The protests over the Agnipath scheme have died down, and youngsters have settled down to applying under the temporary job scheme for the armed forces — perhaps because they have no option. In truth, though, this points to a larger trend in government employment and the caste system of permanent, contractual, and casual employees. The first category gets paid much better than the latter two, and (at most levels) better also than the market. Since water must find its own level, governments and their agencies have turned increasingly to hiring in the cheaper two categories. Those who want to understand what this might mean would benefit from the black humour of the Hindi movie Eeb Allay Ooo! (on Netflix).
Growing fiscal pressures have manifested themselves in two other ways. One is the tendency to not fill vacancies, affecting (for instance) the postal system. Worse is the second trend, of government employees simply not getting paid, sometimes for months together. You could be a school teacher, a sanitation worker, or a social health (ASHA) worker. For large numbers of employees in the government system, the month-end salary cheque is no longer guaranteed.
So the days of the government and state-owned enterprises wanting to be ideal employers are over. A private sector employer could be prosecuted for non-payment of salary. But when court cases are filed by unpaid government employees, senior officers simply plead before frustrated judges that no money has been made available.
To contractual and casual employees, this adds insult to injury because they do not benefit from decadal Pay Commissions — which five years ago decreed a minimum wage of Rs 18,000 per month. That’s a sum which, however “minimum”, the overwhelming majority of workers in the country do not get. Whereas permanent government employees are guaranteed not only that sum, often with housing attached, but also full inflation-indexation and job security, and of course pension and medical benefits for life. Matters were made worse by the one rank-one pension decision, which sent the pension bill soaring in the armed forces. So, in a period when the defence salary bill doubled, the pension bill trebled.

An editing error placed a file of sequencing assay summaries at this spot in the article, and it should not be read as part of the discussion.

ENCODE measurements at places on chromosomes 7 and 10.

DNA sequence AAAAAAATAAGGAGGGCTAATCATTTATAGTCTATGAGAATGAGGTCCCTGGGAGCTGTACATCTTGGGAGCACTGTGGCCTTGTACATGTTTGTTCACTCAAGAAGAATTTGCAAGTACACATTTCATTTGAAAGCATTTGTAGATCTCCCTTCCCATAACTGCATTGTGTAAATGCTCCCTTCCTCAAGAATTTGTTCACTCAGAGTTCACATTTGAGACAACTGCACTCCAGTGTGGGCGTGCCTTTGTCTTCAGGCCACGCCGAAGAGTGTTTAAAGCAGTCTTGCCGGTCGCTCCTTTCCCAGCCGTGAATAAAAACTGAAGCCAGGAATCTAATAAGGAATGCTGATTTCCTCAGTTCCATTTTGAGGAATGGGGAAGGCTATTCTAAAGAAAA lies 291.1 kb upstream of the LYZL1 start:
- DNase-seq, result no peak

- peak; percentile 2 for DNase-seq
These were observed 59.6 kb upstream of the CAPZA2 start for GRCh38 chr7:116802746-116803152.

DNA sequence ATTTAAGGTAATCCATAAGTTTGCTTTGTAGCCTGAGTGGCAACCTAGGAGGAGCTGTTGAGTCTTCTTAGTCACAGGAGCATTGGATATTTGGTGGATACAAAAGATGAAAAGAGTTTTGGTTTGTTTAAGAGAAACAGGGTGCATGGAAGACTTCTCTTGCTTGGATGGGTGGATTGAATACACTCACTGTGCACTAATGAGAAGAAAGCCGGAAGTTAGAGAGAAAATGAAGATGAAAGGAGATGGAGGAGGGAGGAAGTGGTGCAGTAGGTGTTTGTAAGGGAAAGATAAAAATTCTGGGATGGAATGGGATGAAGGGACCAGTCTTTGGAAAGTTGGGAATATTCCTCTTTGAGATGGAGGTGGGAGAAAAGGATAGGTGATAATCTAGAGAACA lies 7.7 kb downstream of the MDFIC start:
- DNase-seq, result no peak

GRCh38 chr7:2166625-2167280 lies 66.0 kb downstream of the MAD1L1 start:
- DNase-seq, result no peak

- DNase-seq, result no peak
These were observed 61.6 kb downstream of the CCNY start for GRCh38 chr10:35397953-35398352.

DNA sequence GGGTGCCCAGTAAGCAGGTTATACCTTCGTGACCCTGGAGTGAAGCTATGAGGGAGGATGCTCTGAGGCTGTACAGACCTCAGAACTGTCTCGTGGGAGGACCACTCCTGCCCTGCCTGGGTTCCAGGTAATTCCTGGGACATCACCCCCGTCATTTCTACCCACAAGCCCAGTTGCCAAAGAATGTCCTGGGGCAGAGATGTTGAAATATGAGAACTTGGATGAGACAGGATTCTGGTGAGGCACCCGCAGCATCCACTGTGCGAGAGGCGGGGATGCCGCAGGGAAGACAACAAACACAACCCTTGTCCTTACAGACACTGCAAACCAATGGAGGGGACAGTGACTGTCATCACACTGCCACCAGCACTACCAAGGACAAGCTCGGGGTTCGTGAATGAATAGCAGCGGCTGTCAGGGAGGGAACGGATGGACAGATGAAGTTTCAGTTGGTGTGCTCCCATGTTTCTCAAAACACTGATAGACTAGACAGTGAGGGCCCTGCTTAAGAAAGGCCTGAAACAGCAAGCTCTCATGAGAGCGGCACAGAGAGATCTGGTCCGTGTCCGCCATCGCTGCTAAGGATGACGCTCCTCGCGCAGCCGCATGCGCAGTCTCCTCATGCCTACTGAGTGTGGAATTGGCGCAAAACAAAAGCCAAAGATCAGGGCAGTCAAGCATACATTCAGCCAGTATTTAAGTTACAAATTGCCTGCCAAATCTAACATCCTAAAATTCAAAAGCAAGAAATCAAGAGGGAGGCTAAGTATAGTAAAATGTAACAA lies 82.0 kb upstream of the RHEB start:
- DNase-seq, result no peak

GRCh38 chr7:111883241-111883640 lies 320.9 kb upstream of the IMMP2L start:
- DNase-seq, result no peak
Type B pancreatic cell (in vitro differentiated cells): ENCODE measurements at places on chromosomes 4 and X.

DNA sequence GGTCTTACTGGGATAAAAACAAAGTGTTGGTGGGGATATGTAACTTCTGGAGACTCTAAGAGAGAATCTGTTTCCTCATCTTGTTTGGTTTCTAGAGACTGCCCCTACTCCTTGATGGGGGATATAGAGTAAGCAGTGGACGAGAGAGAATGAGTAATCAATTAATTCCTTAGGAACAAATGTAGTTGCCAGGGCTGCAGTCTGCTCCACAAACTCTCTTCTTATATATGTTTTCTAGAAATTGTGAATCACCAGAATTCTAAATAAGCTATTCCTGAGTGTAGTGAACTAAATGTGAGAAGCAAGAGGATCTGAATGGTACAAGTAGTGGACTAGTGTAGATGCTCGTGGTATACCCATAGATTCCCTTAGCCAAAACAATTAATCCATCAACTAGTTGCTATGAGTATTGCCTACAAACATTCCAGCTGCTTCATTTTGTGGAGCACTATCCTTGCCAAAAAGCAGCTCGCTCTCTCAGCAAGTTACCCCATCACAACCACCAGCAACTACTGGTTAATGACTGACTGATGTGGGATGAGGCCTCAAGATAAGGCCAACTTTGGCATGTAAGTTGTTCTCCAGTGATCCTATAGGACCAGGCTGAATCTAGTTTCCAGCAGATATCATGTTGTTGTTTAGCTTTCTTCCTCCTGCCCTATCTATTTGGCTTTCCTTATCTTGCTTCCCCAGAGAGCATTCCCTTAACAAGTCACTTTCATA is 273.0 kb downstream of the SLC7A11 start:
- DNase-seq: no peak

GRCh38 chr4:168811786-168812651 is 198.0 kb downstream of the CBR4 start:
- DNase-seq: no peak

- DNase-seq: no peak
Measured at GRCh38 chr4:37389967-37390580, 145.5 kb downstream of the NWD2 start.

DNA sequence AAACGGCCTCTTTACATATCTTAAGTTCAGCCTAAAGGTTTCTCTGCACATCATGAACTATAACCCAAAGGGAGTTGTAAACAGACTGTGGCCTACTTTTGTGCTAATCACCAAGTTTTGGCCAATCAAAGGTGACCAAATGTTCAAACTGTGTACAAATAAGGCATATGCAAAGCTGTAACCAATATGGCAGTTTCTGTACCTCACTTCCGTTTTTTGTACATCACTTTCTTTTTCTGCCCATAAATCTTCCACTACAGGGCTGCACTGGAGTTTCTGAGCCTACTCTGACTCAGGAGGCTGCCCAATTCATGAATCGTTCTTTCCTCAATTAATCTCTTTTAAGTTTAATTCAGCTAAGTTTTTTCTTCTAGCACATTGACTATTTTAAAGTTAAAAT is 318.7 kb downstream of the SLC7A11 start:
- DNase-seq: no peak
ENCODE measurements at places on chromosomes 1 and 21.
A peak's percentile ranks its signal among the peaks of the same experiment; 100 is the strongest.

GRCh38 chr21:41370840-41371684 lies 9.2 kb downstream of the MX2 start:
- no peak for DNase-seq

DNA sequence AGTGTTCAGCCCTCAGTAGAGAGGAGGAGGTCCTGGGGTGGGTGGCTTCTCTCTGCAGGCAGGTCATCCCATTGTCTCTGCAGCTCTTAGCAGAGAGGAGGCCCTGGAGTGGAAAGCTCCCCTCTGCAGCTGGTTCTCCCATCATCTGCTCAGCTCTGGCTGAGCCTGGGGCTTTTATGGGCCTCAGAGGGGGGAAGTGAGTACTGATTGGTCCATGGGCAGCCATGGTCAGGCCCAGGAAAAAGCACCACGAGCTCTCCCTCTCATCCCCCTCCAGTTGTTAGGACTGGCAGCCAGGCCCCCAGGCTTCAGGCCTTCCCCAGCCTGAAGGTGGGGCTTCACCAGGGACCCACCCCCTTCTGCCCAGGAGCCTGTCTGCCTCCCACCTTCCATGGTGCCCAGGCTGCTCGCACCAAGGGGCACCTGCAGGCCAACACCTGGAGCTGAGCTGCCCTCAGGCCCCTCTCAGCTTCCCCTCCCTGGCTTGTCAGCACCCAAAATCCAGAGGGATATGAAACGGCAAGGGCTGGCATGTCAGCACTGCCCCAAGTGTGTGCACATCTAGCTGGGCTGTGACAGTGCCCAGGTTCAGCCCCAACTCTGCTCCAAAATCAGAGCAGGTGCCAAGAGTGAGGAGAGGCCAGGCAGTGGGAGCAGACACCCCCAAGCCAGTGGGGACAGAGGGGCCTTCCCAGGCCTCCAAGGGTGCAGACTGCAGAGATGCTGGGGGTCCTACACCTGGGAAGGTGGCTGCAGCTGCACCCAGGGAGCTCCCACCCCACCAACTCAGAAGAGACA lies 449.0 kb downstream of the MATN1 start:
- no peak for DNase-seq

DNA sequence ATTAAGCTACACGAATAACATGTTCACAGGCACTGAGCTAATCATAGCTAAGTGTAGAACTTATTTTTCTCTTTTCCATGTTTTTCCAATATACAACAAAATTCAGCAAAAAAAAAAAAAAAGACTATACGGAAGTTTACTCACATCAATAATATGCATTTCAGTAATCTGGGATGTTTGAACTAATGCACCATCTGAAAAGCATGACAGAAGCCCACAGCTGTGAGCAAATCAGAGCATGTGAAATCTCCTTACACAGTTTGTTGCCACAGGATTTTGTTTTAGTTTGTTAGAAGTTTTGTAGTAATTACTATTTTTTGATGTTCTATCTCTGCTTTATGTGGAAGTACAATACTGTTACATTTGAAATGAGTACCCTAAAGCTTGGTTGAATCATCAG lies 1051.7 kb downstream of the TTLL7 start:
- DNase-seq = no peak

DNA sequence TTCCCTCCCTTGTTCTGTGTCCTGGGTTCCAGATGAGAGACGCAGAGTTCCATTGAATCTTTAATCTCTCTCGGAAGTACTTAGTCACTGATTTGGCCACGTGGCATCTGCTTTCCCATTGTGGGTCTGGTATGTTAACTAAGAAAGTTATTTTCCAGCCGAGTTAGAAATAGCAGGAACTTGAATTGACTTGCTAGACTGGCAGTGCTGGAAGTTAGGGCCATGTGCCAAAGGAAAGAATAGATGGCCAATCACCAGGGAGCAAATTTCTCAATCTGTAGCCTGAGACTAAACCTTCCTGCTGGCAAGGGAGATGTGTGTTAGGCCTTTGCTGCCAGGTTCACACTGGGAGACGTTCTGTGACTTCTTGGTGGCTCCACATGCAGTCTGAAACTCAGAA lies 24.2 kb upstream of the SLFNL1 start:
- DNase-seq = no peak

Two factors have encouraged governments and associated bodies to move away from hiring permanent employees. One is obviously cost, the other is productivity. In the absence of any reward system for work well done, there is no incentive to work. At the same time, statutory provisions make it hard to use the stick. Teachers with relatively comfortable salaries have been known to sit at home while sending surrogates to teach on their behalf in return for part-payment out of the teacher’s salary. And office staff have been known to enforce informal quotas on how many letters they will send out in a day.
So, the strength of contractual employees has doubled in four years to 2.43 million. And their share in total government employment has soared. In truth, the Agnipath scheme is merely an extension of the cost logic to the armed forces — the counterpunch to one rank-one pension, if you will, with inter-generational unfairness thrown in. Meanwhile, in one of its infructuous interventions, the Supreme Court ordered some years ago that there should be no difference between permanent and contractual categories, in pay or benefits. The Railways are probably the only organisation to construct a portal to track the issue. For the bulk of the government, the court’s order means nothing. Sharp pay differences are the norm.
The unfairness of this caste system is not about to go away, especially since one of the new labour codes encourages hiring on contract (though another promises, less credibly, to extend various benefits to unorganised and gig workers). Nor does it seem feasible to ask Pay Commissions to at least partially match pay levels with the market. One solution might be to abolish altogether the notion of permanent government employment. If nothing else, it might enforce greater accountability. But one gets some idea of how difficult reform is when some state governments revert from a sustainable, defined-contribution pension system to a (discarded because unsustainable) defined-benefit plan. As Mancur Olson warned long ago, entrenched interest groups will have their way.
By special arrangement with Business Standard